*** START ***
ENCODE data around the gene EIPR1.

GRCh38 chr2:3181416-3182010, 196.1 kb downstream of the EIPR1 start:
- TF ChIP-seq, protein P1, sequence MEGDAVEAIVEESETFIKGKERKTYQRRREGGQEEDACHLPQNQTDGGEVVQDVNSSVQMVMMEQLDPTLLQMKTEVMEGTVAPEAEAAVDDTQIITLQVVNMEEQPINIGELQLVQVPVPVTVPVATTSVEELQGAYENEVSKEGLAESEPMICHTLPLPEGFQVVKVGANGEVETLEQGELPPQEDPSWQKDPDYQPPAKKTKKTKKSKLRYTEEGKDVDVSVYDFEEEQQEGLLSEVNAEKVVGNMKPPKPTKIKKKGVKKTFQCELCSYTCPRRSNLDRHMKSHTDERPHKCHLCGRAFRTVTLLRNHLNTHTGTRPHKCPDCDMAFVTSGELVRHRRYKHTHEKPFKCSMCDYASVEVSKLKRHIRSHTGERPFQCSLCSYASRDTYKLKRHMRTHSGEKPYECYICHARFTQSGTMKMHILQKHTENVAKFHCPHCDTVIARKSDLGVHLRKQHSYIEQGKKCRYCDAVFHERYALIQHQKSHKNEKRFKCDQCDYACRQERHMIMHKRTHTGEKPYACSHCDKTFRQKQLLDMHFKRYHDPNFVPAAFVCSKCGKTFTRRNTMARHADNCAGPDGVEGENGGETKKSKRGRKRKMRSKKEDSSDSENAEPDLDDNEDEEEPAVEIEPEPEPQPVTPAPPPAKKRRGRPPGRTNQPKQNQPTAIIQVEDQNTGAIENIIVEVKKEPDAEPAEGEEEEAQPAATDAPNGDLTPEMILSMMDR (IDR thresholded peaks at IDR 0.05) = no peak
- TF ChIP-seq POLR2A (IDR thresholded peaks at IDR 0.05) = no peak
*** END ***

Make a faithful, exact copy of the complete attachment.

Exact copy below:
ENCODE data around the gene EIPR1.

GRCh38 chr2:3181416-3182010, 196.1 kb downstream of the EIPR1 start:
- TF ChIP-seq, protein P1, sequence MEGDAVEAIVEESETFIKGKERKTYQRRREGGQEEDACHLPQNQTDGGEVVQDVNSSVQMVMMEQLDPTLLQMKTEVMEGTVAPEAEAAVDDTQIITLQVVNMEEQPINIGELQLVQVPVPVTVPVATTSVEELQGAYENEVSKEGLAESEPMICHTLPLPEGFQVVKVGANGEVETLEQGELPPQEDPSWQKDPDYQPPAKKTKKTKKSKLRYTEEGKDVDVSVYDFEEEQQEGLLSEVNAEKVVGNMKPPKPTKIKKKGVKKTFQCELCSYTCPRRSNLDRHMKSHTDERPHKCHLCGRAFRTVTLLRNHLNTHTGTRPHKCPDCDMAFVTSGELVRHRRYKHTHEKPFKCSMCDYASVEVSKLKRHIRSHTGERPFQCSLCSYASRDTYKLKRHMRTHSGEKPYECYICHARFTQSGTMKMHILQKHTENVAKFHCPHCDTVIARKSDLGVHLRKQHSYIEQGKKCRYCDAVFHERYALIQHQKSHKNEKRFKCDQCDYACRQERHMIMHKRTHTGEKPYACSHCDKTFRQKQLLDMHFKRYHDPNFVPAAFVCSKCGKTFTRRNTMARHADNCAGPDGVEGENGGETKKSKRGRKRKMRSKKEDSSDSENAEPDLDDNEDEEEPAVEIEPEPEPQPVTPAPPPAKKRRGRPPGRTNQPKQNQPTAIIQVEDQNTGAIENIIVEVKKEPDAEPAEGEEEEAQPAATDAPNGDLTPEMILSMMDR (IDR thresholded peaks at IDR 0.05) = no peak
- TF ChIP-seq POLR2A (IDR thresholded peaks at IDR 0.05) = no peak